Contemporary throughout its development to these three cultural phases, in Lower Egypt we first find the Maadian cultural complex, which is later joined by the Buto cultural complex in 3600 BC.
The Maadian specifically is made up of a dozen archaeological sites, among those that emphasize the cemetery and the establishment of the own Maadi. Contrary to what we see at the sites of the Naqada civilization, the Maadi cemeteries are much less important to the archaeological record than the settlements.
In this sense, the excavated structures show three types of remains, one of which is completely exceptional. It consists of houses excavated in the rock with oval plans measuring 3 x 5 meters in surface and up to three meters deep, which were accessed through an excavated passage.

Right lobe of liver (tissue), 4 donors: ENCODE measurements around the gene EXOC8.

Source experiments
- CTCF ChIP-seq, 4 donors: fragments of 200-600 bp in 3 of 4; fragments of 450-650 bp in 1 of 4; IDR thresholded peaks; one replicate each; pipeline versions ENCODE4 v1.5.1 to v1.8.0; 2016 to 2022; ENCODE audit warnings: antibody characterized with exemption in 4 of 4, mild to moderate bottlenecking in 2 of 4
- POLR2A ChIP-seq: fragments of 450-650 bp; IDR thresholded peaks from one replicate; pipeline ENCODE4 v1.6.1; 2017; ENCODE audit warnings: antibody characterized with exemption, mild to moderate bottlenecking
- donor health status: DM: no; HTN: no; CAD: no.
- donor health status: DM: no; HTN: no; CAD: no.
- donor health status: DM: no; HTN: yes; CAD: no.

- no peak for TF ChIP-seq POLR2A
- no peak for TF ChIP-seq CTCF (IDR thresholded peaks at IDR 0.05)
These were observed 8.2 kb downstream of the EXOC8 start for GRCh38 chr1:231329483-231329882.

The presence of hearths, semi-buried jugs and household remains suggests that they were permanent places of residence, which is not without attention for being underground. On the other side of the scale, around 600 tombs have been discovered in Maadi, which is nothing compared to the 15,000 predynastic tombs in the south of the country. It is not only a question of quantity, but also of quality: the tombs of Lower Egypt are extremely simple, based on oval holes with the deceased in a fetal position, wrapped in a mat or cloth and accompanied only by one or two ceramic containers or even for nothing at all.
Starting in 3600 BC, the Maadi-Buto culture not only had contact with the civilization of Naqada II to the south, but was also related to Asia by land with the Palestinian strip and by sea with the northern coast of Syria and, through it, with Mesopotamia.